I’m a born follower. The last of my parents’ nine children, I don’t know how I could be anything but. When it was time for me to go to college, I applied at exactly two, one where my brother went and the other in the city where another would soon move. I knew exactly precious little about either schools and it didn’t really matter since I didn’t really have a plan for what I wanted to study.
When I was accepted and enrolled at UW Madison, I asked my brother what I should be. He surveyed me on my interests and I told him I liked psychology, mostly because of the cool teacher who taught it in high school. He was studying Occupational Therapy and suggested I do the same, with an emphasis in psychology, if I had an interest there.
Done. I signed up for the mostly science classes, including zoology and chemistry, and found that I may have made the wrong choice. Science had never been my thing and these classes weren’t either. It also didn’t help that I often skipped the 500-person lecture because no one would miss me. Even the psychology class — which I did go to — was harder. I only found one class easy and that was Freshman Literature. I loved it and my passionate, young and attractive professor.
So that’s how I became an English major. Like most parents, mine didn’t exactly see the road to riches ahead for me, since I didn’t really have any idea what I might use such a degree for. But finally, I was doing well in my classes, and going to my classes, so that was something.
Since college, I’ve worked in public relations, copywriting, marketing, event planning, and everything in between. I love what I do, love to write, and see how I use the skills I learned in college and that I’ve learned from others and my experiences along the way.Luckily about the same time, another brother met and married a woman who worked in publicity. I watched and was impressed that the types of things she did could be considered work. She helped me find an internship and shared her contacts with me. I added a few public relations, advertising, marketing, and news writing courses to my load and suddenly I was a lot more employable.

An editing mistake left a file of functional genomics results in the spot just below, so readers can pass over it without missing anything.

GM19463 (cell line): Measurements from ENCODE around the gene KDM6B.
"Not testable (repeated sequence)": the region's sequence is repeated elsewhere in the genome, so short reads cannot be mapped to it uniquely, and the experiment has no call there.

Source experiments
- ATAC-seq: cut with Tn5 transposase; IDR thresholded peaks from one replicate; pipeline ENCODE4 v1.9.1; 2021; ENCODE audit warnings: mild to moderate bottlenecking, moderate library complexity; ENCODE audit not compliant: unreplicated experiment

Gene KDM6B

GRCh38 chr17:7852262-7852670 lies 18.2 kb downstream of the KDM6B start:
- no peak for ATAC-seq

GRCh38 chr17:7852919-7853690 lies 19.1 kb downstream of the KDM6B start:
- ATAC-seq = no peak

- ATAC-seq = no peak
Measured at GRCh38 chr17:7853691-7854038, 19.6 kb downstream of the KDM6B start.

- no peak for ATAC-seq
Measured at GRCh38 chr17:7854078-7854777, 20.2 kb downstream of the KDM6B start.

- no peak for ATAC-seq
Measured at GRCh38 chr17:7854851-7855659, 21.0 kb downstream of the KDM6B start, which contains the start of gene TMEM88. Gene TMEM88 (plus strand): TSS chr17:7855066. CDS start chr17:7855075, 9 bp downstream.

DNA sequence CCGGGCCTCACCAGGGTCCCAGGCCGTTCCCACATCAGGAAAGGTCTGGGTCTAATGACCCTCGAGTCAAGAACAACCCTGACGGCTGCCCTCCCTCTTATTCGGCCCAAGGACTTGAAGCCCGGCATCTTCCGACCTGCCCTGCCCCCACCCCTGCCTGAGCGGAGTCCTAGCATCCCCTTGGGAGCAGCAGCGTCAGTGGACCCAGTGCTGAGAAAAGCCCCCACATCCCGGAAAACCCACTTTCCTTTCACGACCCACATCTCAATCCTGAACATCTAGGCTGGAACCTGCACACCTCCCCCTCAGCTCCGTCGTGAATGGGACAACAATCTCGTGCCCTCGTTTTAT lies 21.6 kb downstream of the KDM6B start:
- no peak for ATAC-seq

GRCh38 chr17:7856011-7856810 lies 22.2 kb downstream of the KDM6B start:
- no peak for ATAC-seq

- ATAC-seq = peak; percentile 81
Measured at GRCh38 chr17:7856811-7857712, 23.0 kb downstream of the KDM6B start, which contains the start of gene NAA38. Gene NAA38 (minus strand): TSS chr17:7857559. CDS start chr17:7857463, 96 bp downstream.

Being a follower helped me get to where I am, but I’m not the same person I once was. Being a follower is good when there are good people in front of you, but eventually, you have to set off on your own path. Hopefully, in life, we learn to be both a leader and a follower.
This post was previously published on Catherine Lanser and is republished here with permission from the author.
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